Market appears active for play-by-play man Don Orsillo

BALTIMORE -- This continues to be a difficult time for NESN play-by-play broadcaster Don Orsillo, who has told friends that his lame-duck status in the booth makes showing up at the ballpark feel “like I’m going to my own funeral.”

But Orsillo has not let his feelings interfere with his work since NESN announced he would not be returning for a 16th season -- note his enthusiastic call of David Ortiz’s 500th home run Saturday night. And while the outpouring of support from his fans -- more than 60,000 signatures have been collected on an on-line petition -- will not alter NESN’s plans, multiple sources say that Orsillo’s prospects of landing another broadcasting job look very promising.

One source in charge of broadcasting with another major-league club pointed to San Diego, where Hall of Fame broadcaster Dick Enberg will be entering the last year of his deal next season, as a strong contender for Orsillo’s services. Orsillo’s agent, Brad Blank, said Monday night that he would not identify the teams and networks that have shown interest in Orsillo, but confirmed there are a number of potential landing spots.

Blank said he also has no issue with the Red Sox electing to hire Dave O’Brien, who is regarded as one of the top broadcasters in the business, working for ESPN in addition to his work on radio for the Red Sox the last nine years.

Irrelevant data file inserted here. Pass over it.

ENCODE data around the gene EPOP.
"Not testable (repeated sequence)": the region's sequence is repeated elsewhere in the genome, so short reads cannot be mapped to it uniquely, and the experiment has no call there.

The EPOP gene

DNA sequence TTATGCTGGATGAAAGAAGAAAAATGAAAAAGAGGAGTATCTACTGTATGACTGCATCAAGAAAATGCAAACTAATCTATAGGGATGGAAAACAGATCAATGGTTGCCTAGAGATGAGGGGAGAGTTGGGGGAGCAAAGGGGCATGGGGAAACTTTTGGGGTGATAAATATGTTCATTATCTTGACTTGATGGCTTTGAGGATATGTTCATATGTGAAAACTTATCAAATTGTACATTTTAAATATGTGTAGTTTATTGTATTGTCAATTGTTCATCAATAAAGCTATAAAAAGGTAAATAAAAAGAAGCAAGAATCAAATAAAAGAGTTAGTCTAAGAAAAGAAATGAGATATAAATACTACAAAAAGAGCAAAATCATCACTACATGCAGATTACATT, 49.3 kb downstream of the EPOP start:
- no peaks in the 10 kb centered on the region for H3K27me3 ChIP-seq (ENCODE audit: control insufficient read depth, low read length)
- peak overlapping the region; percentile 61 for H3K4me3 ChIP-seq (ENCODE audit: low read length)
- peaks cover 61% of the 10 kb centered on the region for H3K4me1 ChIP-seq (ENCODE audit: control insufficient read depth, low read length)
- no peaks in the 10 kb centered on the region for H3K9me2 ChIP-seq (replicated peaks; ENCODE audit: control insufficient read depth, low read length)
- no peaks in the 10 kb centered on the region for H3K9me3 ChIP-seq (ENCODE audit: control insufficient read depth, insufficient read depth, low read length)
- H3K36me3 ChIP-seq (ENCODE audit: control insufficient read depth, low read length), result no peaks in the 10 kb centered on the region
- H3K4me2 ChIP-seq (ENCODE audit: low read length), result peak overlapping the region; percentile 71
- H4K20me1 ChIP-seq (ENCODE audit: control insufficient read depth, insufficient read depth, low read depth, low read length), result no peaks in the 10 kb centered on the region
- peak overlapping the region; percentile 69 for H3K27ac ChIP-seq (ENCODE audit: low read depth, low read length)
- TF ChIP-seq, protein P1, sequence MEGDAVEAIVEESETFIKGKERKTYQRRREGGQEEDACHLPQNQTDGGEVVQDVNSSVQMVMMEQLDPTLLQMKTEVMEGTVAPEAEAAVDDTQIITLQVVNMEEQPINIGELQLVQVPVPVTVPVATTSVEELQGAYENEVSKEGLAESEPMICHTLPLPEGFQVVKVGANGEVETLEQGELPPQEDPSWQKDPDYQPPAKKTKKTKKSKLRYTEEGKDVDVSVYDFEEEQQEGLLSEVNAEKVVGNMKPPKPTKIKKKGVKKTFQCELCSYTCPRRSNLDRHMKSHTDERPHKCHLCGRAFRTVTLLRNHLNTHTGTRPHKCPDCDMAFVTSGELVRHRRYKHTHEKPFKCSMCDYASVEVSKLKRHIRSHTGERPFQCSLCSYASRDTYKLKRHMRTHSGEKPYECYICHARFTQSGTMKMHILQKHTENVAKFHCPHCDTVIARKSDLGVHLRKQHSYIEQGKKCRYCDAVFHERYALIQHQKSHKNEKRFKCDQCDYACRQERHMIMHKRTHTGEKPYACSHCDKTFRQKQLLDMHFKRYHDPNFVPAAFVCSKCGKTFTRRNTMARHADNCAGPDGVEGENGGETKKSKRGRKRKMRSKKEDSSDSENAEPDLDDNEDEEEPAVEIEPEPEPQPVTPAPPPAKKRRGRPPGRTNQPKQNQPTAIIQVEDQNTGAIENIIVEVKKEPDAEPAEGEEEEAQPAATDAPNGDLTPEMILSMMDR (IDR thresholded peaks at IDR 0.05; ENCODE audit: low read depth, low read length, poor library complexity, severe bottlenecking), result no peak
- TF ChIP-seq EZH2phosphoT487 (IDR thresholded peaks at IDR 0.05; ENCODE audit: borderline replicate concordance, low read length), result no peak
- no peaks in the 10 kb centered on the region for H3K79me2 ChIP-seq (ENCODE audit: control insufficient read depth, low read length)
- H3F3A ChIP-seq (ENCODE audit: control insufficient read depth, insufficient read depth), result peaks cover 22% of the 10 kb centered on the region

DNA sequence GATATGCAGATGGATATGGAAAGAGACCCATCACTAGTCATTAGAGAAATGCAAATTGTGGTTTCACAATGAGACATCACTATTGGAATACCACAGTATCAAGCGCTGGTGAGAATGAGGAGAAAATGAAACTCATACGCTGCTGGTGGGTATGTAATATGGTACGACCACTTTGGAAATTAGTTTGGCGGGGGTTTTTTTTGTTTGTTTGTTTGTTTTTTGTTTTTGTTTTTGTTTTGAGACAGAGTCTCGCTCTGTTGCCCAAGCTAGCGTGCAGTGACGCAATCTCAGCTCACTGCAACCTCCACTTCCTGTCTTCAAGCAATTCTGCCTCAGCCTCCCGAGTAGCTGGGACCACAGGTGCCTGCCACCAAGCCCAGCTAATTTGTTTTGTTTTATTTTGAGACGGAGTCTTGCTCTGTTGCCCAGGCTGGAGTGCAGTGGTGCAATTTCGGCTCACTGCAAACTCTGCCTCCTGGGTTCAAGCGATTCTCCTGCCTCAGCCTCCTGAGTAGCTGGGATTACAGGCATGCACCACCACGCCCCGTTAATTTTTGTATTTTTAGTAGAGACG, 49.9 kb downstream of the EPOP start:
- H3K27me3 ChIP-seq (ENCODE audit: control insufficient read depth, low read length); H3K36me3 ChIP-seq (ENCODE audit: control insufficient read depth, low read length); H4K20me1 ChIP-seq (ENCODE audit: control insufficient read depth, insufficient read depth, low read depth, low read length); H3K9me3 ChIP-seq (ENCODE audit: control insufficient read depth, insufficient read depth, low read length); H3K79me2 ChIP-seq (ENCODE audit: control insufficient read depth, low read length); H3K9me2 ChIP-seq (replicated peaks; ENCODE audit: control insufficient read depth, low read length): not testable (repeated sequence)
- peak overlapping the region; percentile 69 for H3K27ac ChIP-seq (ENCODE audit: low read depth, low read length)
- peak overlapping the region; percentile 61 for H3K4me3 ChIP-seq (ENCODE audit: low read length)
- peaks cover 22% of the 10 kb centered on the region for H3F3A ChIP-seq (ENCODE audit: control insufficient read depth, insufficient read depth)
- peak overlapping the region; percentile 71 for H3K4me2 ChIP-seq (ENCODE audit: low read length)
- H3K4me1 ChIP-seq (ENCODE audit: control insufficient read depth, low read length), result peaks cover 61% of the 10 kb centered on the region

“At the end of a contract, if the terms have been satisfied and they’ve paid what they said they would pay, NESN doesn’t owe anything,’’ Blank said. “That’s how it works.

“If I thought something bad might happen to Don, I might feel differently, but I know he’s going to be fine.’’

O’Brien, like Orsillo a New England native, has been in an awkward position since NESN’s announcement that he would be succeeding Orsillo, the news leaking last month. O’Brien had spoken last summer with the Los Angeles Dodgers, but according to a broadcasting source, no offer was made. Another industry source said that the parameters of a deal were discussed, but there was no written offer.

Regardless of whether O’Brien broached an opportunity with the Dodgers in his talks with the Red Sox, NESN and team sources indicated that they already had decided they wanted to take their broadcasts in a different direction, and viewed O’Brien as an elite talent with the kind of resume that would appeal to advertisers and sponsors.

NESN’s handling of the change, however, has been widely condemned for what has been perceived as insensitivity to Orsillo and an indifference to his popularity with the team’s fan base. The Sox have encountered similar blowback in the past with Sean McDonough, whose dismissal provoked outrage. McDonough’s replacement as the Sox primary TV voice? Orsillo.

While sensitive to how personally disappointed his client is, Blank insists he bears no ill will toward NESN or the Red Sox. “I give NESN and the Red Sox credit for being helpful’’ he said.